It’s Another Country on BBC Radio Scotland on Friday evening from five past eight.


On Sunday


I will spend the first part of the programme talking to Leila Abouleila about her literally travels which have taken her from Sudan to Aberdeen. Her novel, ‘Lyrics Alley’ is a moving story about a family caught between Khartoum and Cairo towards the end of British Rule. It’s a fascinating insight into colonialism and the power of poetry. (as well as many other things)



We’ll talk to Alister McGrath about his new biography of C.S. Lewis who’s death was probably overshadowed by the sudden passing of JFK on the same day. We’re looking at Domestic Abuse. There’s a 16 days of activism to end violence against women campaign, this is global, but it coincides with the 40th anniversary of the Edinburgh and Glasgow branches of Scottish Women’s Aid……so how much has really changed in Scotland?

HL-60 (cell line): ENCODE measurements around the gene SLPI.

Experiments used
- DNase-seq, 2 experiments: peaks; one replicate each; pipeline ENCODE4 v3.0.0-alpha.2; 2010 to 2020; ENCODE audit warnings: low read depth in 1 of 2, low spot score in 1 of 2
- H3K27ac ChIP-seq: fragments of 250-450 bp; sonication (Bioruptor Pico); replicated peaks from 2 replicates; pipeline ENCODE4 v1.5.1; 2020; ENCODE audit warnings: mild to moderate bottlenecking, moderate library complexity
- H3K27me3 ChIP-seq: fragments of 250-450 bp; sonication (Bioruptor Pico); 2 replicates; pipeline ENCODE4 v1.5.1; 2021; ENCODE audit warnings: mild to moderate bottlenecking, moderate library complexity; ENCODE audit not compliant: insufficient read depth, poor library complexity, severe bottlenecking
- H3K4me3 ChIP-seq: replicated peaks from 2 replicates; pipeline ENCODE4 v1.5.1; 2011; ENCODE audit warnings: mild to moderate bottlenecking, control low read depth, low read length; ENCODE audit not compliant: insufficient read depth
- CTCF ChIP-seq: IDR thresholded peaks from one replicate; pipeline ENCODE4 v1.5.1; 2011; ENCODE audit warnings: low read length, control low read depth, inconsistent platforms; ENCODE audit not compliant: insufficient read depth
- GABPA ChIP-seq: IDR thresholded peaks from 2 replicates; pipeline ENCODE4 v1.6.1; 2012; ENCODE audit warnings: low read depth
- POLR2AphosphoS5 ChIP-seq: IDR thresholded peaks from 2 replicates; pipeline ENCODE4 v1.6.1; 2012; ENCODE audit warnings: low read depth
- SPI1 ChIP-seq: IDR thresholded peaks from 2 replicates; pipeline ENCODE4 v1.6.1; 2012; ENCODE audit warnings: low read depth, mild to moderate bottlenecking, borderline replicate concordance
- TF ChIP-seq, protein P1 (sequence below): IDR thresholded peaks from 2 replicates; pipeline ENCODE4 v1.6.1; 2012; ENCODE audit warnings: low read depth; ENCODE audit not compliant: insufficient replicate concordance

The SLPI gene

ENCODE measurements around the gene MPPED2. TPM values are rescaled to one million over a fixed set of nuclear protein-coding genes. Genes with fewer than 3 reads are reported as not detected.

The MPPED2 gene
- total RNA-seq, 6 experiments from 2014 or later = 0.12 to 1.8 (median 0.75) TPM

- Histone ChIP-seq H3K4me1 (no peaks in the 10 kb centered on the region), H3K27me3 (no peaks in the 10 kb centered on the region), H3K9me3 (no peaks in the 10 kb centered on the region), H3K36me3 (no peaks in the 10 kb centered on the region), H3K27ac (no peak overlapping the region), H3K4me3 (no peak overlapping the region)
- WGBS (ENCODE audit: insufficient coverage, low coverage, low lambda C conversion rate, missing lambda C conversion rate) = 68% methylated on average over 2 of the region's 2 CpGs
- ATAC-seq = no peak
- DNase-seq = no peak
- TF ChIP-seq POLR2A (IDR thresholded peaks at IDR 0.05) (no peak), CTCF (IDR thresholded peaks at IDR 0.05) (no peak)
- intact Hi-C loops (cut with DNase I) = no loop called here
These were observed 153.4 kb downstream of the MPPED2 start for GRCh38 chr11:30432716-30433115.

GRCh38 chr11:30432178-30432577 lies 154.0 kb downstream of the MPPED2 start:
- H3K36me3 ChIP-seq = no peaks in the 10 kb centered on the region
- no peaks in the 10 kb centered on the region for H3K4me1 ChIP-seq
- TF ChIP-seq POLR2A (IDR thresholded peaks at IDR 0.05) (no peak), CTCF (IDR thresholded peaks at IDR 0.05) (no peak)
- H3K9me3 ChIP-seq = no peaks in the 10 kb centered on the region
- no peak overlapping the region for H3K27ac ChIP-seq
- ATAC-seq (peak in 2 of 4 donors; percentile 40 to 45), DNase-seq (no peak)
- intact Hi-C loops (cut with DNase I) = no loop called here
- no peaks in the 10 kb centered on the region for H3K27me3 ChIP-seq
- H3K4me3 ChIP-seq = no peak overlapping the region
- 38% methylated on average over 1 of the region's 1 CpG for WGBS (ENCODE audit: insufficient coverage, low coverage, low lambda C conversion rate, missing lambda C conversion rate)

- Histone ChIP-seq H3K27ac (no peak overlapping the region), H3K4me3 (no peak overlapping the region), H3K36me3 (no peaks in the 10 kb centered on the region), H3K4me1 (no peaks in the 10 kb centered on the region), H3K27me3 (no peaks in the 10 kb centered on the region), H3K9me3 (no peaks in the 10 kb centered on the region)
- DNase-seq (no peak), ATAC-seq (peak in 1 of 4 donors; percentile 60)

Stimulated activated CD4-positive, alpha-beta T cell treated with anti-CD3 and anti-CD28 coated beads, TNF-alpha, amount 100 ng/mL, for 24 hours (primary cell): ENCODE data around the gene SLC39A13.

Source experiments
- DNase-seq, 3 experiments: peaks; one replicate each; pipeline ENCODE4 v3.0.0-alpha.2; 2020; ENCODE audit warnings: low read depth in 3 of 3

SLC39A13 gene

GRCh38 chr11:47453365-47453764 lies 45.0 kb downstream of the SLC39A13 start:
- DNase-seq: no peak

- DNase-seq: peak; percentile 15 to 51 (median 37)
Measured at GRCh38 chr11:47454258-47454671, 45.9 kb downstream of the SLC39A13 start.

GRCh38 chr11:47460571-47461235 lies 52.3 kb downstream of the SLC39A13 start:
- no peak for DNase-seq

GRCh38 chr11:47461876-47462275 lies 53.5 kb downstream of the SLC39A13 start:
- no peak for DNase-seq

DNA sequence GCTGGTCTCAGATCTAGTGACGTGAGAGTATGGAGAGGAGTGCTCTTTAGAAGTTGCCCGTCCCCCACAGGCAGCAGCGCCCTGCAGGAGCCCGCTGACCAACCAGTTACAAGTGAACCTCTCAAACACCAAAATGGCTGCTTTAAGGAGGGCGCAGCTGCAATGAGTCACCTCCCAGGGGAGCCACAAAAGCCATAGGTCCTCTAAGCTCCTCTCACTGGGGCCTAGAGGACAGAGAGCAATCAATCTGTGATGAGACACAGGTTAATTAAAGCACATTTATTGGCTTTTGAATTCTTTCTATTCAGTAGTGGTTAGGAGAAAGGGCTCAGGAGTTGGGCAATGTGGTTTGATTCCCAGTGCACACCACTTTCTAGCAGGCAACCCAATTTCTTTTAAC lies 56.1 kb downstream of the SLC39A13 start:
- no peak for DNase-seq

We’ll also find out what you study when you explore the ‘theology of Bruce Springsteen.’ (frankly I wouldn’t care as long as, at some point, I got to listen to this…….

Music from Joni Mitchell, Andrew Gold, Nina Simone and Beyonce´ too.


And finally……. We had a recent story about the John Byrne Awards. Here’s the news about the winner:

It all starts on Sunday Morning on BBC Radio Scotland at five past seven. Join me if you can.



2 thoughts on “That day in ’63